Tom Sever, NASA's only archeologist, on a Temple at Tikal, Guatemala

Remote Sensing

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Temples at Tikal, GuatemalaMuch of human history can be traced through the impacts of human actions upon the environment. The use of remote sensing technology offers the archeologist the opportunity to detect these impacts which are often invisible to the naked eye. This information can be used to address issues in human settlement, environmental interaction, and climate change. Archeologists want to know how ancient people successfully adapted to their environment and what factors may have led to their collapse or disappearance. Did they overextend the capacity of their landscape, causing destructive environmental effects which led to their demise? Can this information be applied to modern day societies so that the mistakes of the past are not repeated?

Remote sensing can be used as a methodological procedure for detecting, inventorying, and prioritizing surface and shallow-depth archeological information in a rapid, accurate, and quantified manner. Man is a tropical creature who has invaded every environment on earth successfully; now we are ready to explore, and eventually colonize, the delicate environments of Space. Understanding how ancient man successfully managed Earth is important for the success of current and future societies.

"The stereotype has archaeologists just digging up spearheads and pottery and anthropologists just writing down the words of primitive tribes. But we're examining how people adapted to their environment throughout time, how they experienced environmental shift, why cultures come and go. Soils associated with artifacts are as important as the artifacts themselves--probably more relevant to us than the actual objects. Now more than ever, archaeological research is interdisciplinary: botany, forestry, soil science, hydrology--all of which contribute to a more complete understanding of the earth, climatic shifts, and how people adapt to large regions. This understanding is critical to future decision making affecting the planet.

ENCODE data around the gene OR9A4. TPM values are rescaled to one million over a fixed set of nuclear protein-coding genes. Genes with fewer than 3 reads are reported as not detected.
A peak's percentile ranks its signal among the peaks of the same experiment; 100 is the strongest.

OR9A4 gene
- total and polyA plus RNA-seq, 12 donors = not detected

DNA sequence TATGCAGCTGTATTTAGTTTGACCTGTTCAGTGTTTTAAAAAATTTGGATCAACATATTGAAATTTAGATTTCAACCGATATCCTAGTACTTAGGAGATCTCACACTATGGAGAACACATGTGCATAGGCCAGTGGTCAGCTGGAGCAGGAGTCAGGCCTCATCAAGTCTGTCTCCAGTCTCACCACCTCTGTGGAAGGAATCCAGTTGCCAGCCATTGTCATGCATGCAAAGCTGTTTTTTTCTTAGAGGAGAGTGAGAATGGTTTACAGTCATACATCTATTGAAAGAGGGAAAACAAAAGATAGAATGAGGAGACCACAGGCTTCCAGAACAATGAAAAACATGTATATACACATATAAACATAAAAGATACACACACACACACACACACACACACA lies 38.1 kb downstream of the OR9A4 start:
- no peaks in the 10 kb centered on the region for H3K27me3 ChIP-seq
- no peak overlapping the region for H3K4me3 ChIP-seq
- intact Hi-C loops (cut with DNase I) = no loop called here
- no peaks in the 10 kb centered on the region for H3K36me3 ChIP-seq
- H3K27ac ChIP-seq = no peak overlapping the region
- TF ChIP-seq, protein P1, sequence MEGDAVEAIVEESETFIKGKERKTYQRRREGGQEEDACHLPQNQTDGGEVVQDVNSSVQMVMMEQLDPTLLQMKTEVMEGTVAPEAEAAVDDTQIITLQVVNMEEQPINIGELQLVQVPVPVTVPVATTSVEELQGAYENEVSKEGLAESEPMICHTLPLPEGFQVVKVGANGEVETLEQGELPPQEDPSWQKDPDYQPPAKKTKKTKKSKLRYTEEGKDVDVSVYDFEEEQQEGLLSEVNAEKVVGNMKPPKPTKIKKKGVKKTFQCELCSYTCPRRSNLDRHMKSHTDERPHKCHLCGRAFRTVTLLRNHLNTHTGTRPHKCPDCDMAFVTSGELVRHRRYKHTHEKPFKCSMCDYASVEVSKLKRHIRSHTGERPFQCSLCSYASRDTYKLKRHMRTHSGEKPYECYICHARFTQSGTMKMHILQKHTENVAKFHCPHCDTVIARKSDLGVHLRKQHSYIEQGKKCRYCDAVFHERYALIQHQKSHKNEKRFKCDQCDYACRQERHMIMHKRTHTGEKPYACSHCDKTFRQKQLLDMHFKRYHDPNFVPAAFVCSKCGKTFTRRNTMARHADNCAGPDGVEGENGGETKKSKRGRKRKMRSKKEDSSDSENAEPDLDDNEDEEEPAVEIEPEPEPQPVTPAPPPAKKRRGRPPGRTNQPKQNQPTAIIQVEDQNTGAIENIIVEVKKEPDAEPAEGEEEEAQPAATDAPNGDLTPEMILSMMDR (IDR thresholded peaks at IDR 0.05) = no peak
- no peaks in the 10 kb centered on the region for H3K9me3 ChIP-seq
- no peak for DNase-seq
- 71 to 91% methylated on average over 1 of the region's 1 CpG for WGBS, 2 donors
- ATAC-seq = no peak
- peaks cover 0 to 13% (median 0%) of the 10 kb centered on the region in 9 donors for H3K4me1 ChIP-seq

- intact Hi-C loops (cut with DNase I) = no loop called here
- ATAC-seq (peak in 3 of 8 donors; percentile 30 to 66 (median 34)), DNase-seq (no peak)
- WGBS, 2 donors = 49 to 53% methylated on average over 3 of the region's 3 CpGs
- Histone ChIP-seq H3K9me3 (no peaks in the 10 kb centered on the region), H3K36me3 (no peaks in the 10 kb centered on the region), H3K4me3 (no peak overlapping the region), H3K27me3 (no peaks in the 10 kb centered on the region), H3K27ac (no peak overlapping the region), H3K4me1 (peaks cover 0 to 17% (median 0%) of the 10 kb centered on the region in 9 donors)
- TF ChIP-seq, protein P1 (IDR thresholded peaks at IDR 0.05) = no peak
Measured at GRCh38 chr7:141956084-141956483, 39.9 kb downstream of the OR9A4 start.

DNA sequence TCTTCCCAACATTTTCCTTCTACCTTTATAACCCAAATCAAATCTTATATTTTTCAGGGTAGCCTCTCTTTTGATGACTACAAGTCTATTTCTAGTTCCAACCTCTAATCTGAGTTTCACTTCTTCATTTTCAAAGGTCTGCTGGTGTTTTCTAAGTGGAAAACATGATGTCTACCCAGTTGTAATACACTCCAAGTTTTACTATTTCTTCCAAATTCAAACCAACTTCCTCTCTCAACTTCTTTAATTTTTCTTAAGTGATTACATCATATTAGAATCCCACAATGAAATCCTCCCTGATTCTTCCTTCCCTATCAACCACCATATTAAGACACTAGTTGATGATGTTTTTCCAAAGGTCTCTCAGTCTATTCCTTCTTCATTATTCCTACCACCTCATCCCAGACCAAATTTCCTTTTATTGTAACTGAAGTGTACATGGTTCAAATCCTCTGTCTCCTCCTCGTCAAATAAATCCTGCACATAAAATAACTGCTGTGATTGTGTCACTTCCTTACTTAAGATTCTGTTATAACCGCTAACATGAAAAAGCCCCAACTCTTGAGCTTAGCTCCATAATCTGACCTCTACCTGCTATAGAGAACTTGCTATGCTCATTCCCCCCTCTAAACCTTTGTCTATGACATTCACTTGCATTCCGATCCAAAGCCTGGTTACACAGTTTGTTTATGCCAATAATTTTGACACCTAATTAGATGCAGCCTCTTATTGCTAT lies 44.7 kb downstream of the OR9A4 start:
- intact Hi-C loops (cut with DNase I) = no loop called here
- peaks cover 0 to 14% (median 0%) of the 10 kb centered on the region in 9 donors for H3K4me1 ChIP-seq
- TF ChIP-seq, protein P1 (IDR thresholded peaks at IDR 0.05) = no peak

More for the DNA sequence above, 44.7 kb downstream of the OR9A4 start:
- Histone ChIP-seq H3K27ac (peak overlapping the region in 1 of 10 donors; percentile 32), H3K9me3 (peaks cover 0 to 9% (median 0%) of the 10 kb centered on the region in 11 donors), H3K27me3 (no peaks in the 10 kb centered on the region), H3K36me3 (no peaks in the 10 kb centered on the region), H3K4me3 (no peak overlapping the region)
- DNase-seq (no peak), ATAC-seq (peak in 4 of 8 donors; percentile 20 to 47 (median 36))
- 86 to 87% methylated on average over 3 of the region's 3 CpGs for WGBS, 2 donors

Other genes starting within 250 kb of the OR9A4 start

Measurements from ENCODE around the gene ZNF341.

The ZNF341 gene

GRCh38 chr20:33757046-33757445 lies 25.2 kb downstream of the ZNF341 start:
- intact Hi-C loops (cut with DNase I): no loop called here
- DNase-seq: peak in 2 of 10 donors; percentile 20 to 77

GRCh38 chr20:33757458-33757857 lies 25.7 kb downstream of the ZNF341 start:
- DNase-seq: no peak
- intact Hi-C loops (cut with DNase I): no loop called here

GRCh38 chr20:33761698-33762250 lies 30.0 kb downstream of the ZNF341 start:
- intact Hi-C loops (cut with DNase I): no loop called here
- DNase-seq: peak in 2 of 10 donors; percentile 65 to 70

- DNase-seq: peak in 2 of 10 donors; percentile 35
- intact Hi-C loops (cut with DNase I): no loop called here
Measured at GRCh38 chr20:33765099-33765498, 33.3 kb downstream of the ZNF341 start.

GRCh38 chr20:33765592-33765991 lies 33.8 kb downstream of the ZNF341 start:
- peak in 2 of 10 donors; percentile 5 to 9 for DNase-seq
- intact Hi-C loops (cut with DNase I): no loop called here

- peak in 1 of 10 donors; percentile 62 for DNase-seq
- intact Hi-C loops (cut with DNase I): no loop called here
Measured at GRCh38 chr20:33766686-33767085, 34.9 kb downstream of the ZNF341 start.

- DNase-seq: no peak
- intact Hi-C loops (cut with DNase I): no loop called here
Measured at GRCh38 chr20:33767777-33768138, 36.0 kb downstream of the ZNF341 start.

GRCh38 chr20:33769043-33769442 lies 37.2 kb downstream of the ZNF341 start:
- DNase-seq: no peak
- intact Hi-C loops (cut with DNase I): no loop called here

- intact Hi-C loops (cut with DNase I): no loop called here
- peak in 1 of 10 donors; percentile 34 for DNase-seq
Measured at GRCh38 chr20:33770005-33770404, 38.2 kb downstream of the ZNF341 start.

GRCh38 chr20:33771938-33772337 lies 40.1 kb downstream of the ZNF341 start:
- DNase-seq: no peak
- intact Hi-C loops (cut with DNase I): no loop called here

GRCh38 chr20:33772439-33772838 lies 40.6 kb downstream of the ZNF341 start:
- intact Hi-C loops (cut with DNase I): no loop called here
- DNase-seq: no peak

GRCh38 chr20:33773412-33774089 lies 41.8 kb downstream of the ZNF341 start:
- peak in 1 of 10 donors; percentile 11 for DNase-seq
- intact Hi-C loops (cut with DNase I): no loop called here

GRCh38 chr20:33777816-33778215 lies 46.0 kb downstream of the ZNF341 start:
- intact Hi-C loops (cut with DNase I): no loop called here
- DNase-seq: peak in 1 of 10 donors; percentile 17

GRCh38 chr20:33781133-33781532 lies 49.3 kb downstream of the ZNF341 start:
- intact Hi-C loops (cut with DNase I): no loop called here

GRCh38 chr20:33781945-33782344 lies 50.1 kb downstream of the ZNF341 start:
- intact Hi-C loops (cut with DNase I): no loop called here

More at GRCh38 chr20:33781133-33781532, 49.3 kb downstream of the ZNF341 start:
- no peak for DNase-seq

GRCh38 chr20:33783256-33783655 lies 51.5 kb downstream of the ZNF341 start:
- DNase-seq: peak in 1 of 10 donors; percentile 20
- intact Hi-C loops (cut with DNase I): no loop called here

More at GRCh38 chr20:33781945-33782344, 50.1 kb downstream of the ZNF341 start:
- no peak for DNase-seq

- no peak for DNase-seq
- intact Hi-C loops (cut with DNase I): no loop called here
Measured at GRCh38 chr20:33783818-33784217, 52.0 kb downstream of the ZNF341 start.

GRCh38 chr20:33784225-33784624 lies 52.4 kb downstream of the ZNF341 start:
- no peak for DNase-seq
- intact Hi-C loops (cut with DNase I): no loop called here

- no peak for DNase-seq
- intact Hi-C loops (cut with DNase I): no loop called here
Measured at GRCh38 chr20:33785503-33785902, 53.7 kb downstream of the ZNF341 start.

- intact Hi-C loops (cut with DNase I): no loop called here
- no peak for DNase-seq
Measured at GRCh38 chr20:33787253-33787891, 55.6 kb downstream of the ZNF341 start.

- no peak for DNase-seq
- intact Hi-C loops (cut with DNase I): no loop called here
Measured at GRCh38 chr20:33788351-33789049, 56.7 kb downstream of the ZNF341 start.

In Costa Rica, the culture survived repeated volcanic explosions that repeatedly destroyed the environment, explosions equal to the force of a nuclear blast. Other cultures, like the advanced Maya societies, did not survive or recover from similar eruptions. Did it have to do with the size and violence of the eruption, the way they farmed their land over time, or territorial and political struggle?" *

Responsible Official: Dr. James L. Smoot (
Page Author: Tom Sever
Page Curator: Diane Samuelson (